August 6, 2012. (Romereports.com
) The scandal known as Vatileaks that shook hierarchy of the Catholic Church has been a long story with many details.
Here is a look back at how it all started and where the case stands now.
On January 25, the Italian television program known as 'The Untouchables' first revealed the letters written by the Vatican official, Monsignor Carlo Maria Viganò,
in which he complained to the Pope that many of the construction and work projects payed for by the Holy See were being charged much more than a normal price. He was right, but his complaints upset many inside the Roman Curia.
In response, the Pope decided to send Viganò to the United States as a nuncio. Afterward, in another letter, he asked the Pope that his new position not be seen as a retaliation, he then named some of those who opposed his management of the Vatican State. Quien?
The next day, on January 26, the Vatican spokesperson, Federico Lombardi, made a statement expressing his “bitterness over the release of classified documents” and left open the possibility of legal action.
Then Twenty-one days later, on February 14 was when Father Lombardi first referred to the scandal as 'Vatileaks'.
The following days were filled with confusion and silence from the Vatican. Then on April 24, Benedict XVI formally created an investigative committee that included Cardinals Herranz, Tomko and De Giorgi.
They were put in charge of finding exactly where this leaks came from and who was involved.
On May 19 there was a second round of leaked documents with the release of the book “The secret papers of Benedict XVI”. It was written by the Italian journalist Gialuigi Nuzzi and it reveals around 100 documents that came directly from the pope's desk.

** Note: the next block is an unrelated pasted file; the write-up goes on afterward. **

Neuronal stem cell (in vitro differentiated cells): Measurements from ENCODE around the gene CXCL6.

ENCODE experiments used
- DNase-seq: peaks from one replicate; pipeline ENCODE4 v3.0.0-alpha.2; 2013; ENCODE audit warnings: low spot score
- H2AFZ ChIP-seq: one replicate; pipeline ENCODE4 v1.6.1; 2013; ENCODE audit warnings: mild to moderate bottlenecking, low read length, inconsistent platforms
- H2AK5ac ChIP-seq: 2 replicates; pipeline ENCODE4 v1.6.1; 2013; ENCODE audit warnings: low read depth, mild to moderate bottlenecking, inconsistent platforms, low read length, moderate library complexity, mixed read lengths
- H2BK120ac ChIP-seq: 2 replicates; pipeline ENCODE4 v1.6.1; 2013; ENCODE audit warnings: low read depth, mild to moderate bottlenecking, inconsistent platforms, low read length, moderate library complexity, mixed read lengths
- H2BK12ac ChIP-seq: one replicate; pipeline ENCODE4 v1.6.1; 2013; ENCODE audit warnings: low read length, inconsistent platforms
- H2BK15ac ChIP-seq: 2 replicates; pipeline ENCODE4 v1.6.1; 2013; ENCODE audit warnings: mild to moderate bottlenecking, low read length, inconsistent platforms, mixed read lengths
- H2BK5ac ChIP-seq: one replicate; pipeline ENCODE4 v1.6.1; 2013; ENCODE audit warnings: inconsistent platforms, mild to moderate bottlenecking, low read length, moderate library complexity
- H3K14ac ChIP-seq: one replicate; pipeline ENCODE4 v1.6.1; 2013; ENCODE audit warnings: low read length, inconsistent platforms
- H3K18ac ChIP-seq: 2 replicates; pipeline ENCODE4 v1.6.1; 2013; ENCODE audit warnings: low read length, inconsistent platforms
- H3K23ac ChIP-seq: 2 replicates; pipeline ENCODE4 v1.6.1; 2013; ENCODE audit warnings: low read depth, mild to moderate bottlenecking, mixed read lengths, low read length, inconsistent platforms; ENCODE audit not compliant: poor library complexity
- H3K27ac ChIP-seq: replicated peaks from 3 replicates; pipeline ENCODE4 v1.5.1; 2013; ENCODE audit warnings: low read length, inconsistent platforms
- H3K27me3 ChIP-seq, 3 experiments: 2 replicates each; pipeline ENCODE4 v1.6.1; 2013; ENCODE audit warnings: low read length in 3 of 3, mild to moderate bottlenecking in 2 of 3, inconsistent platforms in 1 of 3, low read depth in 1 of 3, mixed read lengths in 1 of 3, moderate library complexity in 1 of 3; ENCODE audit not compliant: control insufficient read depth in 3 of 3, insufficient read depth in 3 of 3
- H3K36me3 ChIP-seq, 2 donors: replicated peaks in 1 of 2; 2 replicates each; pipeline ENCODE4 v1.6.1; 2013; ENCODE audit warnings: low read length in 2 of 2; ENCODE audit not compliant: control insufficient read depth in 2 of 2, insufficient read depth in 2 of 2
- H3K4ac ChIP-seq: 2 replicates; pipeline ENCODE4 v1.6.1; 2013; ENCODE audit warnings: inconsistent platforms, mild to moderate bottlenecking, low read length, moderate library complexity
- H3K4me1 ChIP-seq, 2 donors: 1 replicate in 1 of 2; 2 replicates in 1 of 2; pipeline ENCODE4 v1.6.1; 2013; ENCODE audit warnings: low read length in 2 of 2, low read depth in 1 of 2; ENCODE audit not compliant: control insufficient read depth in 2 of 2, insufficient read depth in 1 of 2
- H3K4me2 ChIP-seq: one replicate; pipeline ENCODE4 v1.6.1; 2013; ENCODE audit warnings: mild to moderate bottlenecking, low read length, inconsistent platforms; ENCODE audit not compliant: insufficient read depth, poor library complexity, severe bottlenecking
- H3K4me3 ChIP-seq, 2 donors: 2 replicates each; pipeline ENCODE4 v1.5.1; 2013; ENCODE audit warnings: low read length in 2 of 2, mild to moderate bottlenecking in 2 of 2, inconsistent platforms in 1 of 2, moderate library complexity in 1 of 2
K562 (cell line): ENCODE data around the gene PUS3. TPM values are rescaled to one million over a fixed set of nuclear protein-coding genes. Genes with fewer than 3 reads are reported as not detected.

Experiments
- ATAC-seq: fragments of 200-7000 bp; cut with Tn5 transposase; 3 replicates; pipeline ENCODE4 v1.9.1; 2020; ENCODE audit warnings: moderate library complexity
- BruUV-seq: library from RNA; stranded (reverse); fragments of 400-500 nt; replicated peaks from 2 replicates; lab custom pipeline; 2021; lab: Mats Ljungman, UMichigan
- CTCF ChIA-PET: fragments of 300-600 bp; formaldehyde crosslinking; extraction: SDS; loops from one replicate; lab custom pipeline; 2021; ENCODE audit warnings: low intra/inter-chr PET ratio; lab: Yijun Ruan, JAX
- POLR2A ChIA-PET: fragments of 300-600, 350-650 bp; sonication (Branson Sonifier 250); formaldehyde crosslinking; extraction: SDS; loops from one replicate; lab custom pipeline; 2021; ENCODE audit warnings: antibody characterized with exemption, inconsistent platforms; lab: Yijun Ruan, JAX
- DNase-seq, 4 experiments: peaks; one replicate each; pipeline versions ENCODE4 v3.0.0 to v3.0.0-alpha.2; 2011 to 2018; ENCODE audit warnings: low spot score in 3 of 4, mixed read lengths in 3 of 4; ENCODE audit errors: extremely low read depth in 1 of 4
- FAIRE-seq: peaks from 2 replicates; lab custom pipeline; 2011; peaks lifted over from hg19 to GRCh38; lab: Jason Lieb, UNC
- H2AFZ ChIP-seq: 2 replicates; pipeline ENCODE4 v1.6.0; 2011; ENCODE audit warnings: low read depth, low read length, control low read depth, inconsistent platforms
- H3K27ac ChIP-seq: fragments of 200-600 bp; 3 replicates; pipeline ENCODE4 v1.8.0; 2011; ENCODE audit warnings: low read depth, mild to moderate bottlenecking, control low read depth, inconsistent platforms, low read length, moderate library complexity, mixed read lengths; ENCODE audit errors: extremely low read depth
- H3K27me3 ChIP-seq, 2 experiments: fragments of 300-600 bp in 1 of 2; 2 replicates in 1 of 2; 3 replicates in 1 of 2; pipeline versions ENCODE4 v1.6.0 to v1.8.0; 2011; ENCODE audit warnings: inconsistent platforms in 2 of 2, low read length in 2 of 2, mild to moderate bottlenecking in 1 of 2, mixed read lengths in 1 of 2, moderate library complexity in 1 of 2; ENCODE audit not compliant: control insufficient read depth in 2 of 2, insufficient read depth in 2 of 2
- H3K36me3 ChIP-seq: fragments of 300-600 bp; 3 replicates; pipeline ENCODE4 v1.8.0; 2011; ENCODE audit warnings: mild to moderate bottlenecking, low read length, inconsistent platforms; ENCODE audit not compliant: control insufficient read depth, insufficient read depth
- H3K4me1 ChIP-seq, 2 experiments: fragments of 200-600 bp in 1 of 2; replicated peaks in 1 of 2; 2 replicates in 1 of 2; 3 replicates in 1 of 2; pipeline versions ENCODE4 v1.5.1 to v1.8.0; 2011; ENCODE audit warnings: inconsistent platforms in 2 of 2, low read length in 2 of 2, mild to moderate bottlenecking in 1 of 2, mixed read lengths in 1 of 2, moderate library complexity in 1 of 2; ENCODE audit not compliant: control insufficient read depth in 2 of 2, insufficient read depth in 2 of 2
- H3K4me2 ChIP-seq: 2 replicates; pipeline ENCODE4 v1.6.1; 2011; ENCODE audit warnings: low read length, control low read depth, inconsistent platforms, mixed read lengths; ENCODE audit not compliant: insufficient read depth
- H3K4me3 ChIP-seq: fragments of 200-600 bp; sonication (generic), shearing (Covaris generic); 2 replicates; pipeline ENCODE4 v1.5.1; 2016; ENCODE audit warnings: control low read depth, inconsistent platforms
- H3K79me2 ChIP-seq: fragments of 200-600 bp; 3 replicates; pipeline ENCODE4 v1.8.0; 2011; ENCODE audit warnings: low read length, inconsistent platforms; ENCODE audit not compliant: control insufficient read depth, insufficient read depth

A few days later, the pope himself finally addressed the issue.Benedict XVI
May 30, 2012“Some entirely gratuitous rumors have multiplied, amplified by some media, which went well beyond the facts, offering a picture of the Holy See that does not correspond to reality. I would like therefore to reiterate my confidence and my encouragement to my staff and to all those who, day in and day out, faithfully and with a spirit of sacrifice, quietly help me in fulfilling my ministry.”
On May 23, nearly a month after the commission of cardinals was created, the butler of the Pope, Paolo Gabriele, was arrested by the Vatican police. While searching his house, which is located inside the Vatican, police found a cache of confidential documents. Gabriele was then charged with aggravated robbery.
Many observers believe Vatileaks was meant to discredit the Secretary of State Cardinal Tarcisio Bertone. It was followed by many public calls for his resignation, but then on July 4 the pope wrote a letter expressing his full confidence in Bertone.
Between June 5th and July 21st, the butler was interrogated a total of three times. Gabriele was held in a Vatican jail cell up until July 21 before being released under house arrest.
Three days later, on July 24, Gabriele's lawyers said he had sent a letter to the pope asking forgiveness and saying he had acted alone with no outside pressure.
On July 26th, the commission of cardinals, along with the prosecutor and judge in the case traveled to the pope's vacation home in Castel Gandolfo. There, they met with Benedict to discuss the results of the investigation. They will soon move forward with their decision, and if convicted, Gabriele could face up to six years in an Italian prison.
On August 13th, the Vatican announced that the butler would face a trial.
Later that month, on August 30th, the butler's lawyer quit the case. In a statement he said he didn't agree with the line of defense.